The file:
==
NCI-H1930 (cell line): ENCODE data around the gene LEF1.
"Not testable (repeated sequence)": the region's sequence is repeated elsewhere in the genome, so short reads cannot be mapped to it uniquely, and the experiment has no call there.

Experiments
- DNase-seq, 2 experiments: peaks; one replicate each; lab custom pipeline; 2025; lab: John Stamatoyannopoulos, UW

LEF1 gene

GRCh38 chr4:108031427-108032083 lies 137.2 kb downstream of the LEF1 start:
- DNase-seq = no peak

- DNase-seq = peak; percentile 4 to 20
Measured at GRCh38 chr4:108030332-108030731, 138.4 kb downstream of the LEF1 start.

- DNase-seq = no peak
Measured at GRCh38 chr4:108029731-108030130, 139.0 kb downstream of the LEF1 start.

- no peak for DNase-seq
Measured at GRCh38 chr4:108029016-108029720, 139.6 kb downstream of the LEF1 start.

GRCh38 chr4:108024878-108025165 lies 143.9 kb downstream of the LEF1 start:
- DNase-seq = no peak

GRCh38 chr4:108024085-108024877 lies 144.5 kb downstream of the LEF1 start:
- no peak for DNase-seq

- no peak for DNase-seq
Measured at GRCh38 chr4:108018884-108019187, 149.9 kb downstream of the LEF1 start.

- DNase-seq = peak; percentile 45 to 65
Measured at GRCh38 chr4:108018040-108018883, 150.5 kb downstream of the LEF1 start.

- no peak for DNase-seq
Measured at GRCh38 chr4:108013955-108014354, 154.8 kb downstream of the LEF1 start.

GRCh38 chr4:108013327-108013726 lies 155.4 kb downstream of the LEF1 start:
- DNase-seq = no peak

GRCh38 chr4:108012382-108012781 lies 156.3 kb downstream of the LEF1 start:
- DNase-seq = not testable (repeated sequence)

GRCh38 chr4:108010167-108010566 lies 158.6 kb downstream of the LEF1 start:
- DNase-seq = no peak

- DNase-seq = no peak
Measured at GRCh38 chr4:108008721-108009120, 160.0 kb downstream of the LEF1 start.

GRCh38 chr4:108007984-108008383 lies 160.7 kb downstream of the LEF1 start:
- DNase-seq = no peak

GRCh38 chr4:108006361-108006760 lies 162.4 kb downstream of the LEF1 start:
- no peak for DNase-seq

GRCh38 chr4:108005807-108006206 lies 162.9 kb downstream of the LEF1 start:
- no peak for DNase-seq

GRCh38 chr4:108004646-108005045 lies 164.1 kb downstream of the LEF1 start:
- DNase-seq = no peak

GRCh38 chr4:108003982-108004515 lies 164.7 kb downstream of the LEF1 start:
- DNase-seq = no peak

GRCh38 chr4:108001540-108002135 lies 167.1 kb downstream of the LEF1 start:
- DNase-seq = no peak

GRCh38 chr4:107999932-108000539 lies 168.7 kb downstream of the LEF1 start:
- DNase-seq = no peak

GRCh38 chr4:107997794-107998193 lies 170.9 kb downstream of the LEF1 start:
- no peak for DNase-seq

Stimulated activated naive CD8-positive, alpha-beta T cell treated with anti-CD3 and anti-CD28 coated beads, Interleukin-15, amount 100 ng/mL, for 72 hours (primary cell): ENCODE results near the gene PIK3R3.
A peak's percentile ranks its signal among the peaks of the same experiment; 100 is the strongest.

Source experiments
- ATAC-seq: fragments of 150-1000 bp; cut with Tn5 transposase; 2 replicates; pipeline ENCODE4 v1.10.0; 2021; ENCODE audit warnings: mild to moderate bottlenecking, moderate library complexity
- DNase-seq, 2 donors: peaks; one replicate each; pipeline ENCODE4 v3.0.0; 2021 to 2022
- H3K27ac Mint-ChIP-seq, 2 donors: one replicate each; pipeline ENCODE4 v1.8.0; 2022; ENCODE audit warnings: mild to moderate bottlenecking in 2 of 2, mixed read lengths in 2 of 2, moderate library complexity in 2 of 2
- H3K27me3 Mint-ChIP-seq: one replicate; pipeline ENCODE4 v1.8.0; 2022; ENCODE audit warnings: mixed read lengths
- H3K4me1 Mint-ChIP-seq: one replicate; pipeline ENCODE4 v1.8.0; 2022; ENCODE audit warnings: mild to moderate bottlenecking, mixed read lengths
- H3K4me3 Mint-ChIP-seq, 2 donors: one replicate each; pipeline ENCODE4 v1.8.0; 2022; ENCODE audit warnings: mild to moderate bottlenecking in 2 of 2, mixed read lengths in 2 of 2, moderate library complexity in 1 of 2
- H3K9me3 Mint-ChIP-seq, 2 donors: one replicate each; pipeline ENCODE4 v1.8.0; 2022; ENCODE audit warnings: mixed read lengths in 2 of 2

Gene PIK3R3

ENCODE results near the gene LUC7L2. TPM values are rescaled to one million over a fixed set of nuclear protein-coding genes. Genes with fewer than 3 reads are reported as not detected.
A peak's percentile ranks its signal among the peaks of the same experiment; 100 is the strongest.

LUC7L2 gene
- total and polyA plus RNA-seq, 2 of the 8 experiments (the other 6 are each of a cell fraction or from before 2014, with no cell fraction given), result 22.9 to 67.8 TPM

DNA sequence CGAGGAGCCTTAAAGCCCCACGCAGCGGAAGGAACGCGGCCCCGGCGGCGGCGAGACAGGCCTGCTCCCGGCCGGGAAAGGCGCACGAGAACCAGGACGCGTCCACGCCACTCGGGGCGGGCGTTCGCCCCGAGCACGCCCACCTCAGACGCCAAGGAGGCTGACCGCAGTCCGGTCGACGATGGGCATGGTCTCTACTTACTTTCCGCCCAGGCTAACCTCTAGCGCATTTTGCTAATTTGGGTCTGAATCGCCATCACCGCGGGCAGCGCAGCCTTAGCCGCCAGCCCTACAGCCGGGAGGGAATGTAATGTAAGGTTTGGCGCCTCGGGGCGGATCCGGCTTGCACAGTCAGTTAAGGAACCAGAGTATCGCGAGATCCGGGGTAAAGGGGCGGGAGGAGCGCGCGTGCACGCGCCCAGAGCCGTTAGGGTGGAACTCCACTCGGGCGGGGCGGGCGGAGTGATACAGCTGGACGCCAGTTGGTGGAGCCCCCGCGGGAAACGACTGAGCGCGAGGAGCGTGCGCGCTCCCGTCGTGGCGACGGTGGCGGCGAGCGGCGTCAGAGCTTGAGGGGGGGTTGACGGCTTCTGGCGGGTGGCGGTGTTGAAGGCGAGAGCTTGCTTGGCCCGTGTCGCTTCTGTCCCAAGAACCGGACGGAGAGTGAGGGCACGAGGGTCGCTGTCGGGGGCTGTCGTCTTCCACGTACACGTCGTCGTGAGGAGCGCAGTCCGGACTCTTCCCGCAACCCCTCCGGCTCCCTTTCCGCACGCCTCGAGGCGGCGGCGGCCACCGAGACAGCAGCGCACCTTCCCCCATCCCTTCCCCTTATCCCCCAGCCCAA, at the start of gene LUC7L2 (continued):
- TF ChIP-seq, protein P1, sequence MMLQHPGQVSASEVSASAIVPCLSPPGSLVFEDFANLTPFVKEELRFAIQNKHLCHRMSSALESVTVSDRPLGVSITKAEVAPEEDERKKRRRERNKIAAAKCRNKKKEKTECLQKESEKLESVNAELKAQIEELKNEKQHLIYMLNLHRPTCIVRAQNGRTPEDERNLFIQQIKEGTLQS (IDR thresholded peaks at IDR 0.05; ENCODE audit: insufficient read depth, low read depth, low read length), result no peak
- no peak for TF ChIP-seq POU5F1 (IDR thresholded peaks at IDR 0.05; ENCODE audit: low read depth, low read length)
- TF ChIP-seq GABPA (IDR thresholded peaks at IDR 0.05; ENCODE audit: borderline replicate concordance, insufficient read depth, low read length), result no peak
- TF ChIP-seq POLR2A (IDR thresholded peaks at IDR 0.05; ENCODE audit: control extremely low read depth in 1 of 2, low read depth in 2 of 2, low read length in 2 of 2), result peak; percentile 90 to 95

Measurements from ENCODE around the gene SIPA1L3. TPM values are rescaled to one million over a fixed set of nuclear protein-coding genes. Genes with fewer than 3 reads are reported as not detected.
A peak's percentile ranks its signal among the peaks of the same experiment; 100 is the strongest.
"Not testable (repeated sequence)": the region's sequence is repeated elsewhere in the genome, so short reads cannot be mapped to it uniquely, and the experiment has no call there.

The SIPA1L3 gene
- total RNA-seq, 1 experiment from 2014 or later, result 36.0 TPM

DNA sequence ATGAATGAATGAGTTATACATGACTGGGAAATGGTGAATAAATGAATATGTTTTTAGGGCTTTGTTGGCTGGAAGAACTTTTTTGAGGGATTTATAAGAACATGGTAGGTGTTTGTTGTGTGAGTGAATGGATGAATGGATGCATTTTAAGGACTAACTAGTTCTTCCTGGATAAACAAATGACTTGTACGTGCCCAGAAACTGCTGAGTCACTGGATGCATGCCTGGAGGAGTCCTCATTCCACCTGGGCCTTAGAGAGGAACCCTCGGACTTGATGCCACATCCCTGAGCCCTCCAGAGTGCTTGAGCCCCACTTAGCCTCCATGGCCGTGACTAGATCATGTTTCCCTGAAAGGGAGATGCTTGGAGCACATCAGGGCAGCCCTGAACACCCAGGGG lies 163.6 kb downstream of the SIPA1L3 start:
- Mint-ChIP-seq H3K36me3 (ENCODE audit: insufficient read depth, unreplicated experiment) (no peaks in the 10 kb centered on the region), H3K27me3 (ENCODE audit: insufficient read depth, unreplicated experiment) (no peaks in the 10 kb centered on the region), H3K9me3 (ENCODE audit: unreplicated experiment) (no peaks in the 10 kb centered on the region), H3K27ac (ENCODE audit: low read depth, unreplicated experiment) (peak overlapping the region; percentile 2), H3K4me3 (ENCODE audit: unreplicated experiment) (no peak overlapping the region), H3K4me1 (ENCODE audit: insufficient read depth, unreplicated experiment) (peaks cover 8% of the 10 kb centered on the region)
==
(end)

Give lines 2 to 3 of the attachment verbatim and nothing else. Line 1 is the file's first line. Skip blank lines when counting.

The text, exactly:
"Not testable (repeated sequence)": the region's sequence is repeated elsewhere in the genome, so short reads cannot be mapped to it uniquely, and the experiment has no call there.

Experiments